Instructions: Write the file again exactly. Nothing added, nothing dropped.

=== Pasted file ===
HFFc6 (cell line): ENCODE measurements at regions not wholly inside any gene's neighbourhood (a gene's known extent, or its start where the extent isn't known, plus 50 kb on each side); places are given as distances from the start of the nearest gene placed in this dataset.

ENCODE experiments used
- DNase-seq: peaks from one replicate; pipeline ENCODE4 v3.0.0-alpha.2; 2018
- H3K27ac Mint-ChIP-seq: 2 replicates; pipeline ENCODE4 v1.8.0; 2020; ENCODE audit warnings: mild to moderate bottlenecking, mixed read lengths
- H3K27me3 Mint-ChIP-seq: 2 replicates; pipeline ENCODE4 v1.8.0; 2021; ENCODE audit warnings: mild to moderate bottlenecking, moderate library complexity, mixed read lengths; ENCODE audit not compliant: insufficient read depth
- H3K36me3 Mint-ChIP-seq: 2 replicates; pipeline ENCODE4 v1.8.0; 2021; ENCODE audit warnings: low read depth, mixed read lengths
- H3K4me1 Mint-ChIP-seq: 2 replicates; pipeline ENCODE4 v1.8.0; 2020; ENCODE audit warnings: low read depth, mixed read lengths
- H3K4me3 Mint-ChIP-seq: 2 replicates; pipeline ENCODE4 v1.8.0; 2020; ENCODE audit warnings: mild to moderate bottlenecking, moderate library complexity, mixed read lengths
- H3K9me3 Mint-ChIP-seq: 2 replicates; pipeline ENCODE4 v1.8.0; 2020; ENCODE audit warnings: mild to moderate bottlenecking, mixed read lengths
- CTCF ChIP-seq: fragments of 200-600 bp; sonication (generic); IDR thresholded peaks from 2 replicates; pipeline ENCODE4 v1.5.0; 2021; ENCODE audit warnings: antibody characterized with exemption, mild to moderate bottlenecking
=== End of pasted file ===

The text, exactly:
HFFc6 (cell line): ENCODE measurements at regions not wholly inside any gene's neighbourhood (a gene's known extent, or its start where the extent isn't known, plus 50 kb on each side); places are given as distances from the start of the nearest gene placed in this dataset.

ENCODE experiments used
- DNase-seq: peaks from one replicate; pipeline ENCODE4 v3.0.0-alpha.2; 2018
- H3K27ac Mint-ChIP-seq: 2 replicates; pipeline ENCODE4 v1.8.0; 2020; ENCODE audit warnings: mild to moderate bottlenecking, mixed read lengths
- H3K27me3 Mint-ChIP-seq: 2 replicates; pipeline ENCODE4 v1.8.0; 2021; ENCODE audit warnings: mild to moderate bottlenecking, moderate library complexity, mixed read lengths; ENCODE audit not compliant: insufficient read depth
- H3K36me3 Mint-ChIP-seq: 2 replicates; pipeline ENCODE4 v1.8.0; 2021; ENCODE audit warnings: low read depth, mixed read lengths
- H3K4me1 Mint-ChIP-seq: 2 replicates; pipeline ENCODE4 v1.8.0; 2020; ENCODE audit warnings: low read depth, mixed read lengths
- H3K4me3 Mint-ChIP-seq: 2 replicates; pipeline ENCODE4 v1.8.0; 2020; ENCODE audit warnings: mild to moderate bottlenecking, moderate library complexity, mixed read lengths
- H3K9me3 Mint-ChIP-seq: 2 replicates; pipeline ENCODE4 v1.8.0; 2020; ENCODE audit warnings: mild to moderate bottlenecking, mixed read lengths
- CTCF ChIP-seq: fragments of 200-600 bp; sonication (generic); IDR thresholded peaks from 2 replicates; pipeline ENCODE4 v1.5.0; 2021; ENCODE audit warnings: antibody characterized with exemption, mild to moderate bottlenecking